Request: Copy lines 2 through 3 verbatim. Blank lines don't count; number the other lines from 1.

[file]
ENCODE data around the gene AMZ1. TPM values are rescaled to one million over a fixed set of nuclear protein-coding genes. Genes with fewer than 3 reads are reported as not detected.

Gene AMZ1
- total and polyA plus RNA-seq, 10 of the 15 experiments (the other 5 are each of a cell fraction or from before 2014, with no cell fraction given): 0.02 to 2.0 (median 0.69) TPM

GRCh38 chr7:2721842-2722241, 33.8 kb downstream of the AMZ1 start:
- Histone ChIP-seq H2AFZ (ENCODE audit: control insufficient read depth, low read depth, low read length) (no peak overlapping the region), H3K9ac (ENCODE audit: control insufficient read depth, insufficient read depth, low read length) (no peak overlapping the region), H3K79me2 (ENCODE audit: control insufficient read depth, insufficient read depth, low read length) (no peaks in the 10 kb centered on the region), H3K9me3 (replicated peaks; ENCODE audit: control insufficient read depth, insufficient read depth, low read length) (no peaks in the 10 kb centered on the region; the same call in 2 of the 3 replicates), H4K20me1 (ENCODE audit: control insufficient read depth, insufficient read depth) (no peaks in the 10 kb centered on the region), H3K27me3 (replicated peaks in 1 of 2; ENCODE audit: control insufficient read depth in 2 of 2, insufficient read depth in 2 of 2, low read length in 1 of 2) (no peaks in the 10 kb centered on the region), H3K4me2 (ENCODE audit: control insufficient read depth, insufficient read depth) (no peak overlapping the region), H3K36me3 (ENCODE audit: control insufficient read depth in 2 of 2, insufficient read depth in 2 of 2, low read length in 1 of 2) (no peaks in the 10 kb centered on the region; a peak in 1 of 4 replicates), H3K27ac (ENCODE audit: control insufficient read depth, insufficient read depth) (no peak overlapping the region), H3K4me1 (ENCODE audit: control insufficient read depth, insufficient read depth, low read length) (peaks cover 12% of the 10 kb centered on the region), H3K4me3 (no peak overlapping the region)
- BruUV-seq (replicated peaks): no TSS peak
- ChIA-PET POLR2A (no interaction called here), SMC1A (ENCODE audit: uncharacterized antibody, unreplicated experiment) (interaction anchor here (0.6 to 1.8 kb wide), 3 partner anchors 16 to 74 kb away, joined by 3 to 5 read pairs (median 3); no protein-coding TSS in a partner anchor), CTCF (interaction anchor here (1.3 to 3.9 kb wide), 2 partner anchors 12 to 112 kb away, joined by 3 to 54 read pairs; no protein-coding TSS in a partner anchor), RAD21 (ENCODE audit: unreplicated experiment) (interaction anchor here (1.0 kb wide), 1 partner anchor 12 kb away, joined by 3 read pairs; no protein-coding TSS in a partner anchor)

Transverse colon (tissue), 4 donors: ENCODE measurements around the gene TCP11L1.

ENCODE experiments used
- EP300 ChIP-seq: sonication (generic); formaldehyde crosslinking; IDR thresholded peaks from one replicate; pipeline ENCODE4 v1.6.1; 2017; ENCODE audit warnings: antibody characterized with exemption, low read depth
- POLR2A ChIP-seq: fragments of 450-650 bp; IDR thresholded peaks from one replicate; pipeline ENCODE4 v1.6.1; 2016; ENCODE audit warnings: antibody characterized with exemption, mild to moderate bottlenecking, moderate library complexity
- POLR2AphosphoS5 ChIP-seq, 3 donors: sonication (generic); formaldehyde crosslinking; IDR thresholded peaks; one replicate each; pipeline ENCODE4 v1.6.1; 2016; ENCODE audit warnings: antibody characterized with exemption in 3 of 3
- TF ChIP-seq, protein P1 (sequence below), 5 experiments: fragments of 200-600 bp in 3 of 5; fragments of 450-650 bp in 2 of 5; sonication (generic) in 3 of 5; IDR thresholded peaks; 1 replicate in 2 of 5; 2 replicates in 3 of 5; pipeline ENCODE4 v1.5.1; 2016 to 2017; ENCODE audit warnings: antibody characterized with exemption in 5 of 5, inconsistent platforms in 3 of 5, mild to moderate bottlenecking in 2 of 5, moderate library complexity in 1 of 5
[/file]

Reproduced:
Gene AMZ1
- total and polyA plus RNA-seq, 10 of the 15 experiments (the other 5 are each of a cell fraction or from before 2014, with no cell fraction given): 0.02 to 2.0 (median 0.69) TPM